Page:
Replacing GE older 1/2 in breakers with 1 inch AFCI/GFCI?


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We have a GE Powermark Gold panel in the house we just bought. Wiring seems in good shape with the panel populated with old 1/2 GE 20 amp breakers.
I have started protecting circuits using AFCI/GFCI outlets placed on the first outlet of the circuit. This seems to work fine on those circuits.

But it looks like a couple can’t be done that way because of space and locations, e.g. bathroom vents/lights, and counter mounted toggle switches for the disposal and the dishwasher. It seems the only way to get protection is to replace the breakers, unless you can point me to switches with built in AFCI/GFCI protection. Would rather replace switches than mess around in the breaker box.

If I have to replace breakers, the problem is that the old 1/2 in. breakers are packed together and the new GE breakers are 1 inch wide so I would have to rearrange them. Is there a problem with the rearrangment as long as the wires are still matched up?
Thanks for the videos.


Answers ( 3 )

  1. Please briefly explain why you feel this answer should be reported.


    A little related to my question about AFCI/GFCI breakers and why I’m now glad I’m doing this. You probably get tired of war stories from amateurs, but this might help some others reading this. Looks like the place was rewired 20-30 years ago. Just a guess. All good quality NM 12/2.
    I installed a Leviton AFCI/GFCI in the first outlet of a circuit to protect an office (ex bedroom) as well as our bedroom. The rest of the outlets are old and figured I’d eventually update them.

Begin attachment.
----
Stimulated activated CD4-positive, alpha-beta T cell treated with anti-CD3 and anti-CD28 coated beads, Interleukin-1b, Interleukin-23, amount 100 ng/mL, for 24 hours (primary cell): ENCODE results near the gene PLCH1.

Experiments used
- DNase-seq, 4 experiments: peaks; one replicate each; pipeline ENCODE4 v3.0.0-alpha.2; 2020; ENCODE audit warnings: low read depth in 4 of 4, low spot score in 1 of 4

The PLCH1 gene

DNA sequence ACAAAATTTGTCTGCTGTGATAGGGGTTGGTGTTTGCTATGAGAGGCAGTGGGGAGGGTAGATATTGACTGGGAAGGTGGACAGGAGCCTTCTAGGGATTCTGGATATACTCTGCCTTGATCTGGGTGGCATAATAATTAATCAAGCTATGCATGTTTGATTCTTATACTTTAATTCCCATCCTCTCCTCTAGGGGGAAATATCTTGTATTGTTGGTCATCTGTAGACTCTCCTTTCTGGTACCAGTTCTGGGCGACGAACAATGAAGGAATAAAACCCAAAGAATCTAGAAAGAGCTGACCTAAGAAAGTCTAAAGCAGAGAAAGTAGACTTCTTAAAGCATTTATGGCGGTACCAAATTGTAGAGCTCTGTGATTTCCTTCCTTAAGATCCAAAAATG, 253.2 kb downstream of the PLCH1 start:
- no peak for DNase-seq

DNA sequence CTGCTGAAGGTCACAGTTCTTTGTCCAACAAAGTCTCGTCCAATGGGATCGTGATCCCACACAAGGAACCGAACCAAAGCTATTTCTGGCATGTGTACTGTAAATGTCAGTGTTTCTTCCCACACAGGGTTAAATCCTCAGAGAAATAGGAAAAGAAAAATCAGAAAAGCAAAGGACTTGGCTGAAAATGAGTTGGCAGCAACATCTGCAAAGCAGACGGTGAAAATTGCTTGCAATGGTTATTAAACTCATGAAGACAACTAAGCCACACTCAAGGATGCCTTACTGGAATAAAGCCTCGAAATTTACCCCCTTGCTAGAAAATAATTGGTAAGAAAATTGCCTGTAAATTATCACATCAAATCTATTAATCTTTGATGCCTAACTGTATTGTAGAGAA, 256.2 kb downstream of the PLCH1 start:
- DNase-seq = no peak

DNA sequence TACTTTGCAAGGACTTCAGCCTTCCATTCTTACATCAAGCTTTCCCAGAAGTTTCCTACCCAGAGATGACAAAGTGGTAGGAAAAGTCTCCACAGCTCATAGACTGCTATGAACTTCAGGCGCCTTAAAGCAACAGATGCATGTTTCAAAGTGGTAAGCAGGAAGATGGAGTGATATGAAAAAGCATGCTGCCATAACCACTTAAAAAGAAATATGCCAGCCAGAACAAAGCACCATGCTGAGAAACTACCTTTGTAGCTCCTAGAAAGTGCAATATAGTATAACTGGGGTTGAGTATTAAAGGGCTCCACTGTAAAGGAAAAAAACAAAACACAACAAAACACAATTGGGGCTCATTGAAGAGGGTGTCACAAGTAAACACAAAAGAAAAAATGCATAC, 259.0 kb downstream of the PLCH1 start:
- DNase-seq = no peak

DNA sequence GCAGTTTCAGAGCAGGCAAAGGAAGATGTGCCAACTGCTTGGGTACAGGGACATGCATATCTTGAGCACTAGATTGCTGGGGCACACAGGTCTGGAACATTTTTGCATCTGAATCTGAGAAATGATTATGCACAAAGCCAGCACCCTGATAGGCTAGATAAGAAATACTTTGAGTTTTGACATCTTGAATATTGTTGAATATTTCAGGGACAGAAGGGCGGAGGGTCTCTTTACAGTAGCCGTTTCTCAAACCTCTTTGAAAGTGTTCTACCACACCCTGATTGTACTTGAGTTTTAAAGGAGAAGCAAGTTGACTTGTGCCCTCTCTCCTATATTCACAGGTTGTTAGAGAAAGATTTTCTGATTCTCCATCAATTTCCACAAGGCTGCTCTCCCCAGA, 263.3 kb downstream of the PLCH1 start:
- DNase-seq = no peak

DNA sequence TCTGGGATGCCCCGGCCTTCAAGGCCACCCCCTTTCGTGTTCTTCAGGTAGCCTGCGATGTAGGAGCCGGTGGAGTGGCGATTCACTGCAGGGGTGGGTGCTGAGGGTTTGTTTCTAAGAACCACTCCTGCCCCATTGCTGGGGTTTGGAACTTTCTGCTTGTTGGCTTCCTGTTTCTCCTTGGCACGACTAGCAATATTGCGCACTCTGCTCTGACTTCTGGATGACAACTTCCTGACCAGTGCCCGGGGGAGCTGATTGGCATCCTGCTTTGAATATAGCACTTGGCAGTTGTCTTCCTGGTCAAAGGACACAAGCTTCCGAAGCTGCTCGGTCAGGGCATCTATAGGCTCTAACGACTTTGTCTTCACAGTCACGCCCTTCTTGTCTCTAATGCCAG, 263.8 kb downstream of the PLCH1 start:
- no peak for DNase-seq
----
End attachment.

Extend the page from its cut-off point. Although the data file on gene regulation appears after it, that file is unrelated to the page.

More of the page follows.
All was fine for a few days, but this morning about 4-5am the protected outlet tripped. Nowhere near water so looked to see if there was a device that might have done it. Nothing obvious.
    Had read that old backstabbed outlets can get loose and cause that kind of problem, so decided to get to work replacing the old outlets on the circuit now. Wouldn’t you know, the first one I pulled, a neutral wire pops out of the back like it was barely connected. Would have never known if I hadn’t started this project, as there was no evidence of malfunction otherwise.
    Thanks again.

  2. Please briefly explain why you feel this answer should be reported.


    Yeah, didn’t realize I hadn’t said why I’m doing this, other than having time on my hands and being an inveterate tinkerer :)
    But I do have some reasons. We bought the 1960’s vintage house we’ve been renting for a few years.
    Needed to update a couple of baths, replacing a tub and a shower. Had to replace the light in the shower stall. It’s grounded and I can’t reach it but have some tall friends. Also had our AC guy replace forced air ceiling heaters in the baths (in Houston?) with vent fans to combat the humidity. I put in timers for the fans and then started realized they might need GFCI. Looks like they do.
    There are fairly new looking GFCI outlets near the sinks, so don’t need to mess with them. And I suppose I don’t really need to install GFCI on the disposal and dishwasher unless we replace them.
    Most of the other outlets are those old almond colored things, many with white face plates, and really could use changing out. The inspector also pointed out that plugs in them were loose and suggested tamper resistant ones.
    Did a lot of reading and it seems if I change out outlets, I have to install AFCI and/or GFCI in required areas. I did it on a couple of easy circuits, putting Leviton AFCI/GFCI outlets in the first positions and they look like they work.
    As I said, there are a few places where the protected outlets or switches don’t seem practical, like the very small bathroom switch boxes for the lights and fans and some other areas. That’s why I asked about breakers. Hope I didn’t drone on too long.
    Like the videos and thanks.

  3. Please briefly explain why you feel this answer should be reported.


    Well first off, why are you doing this?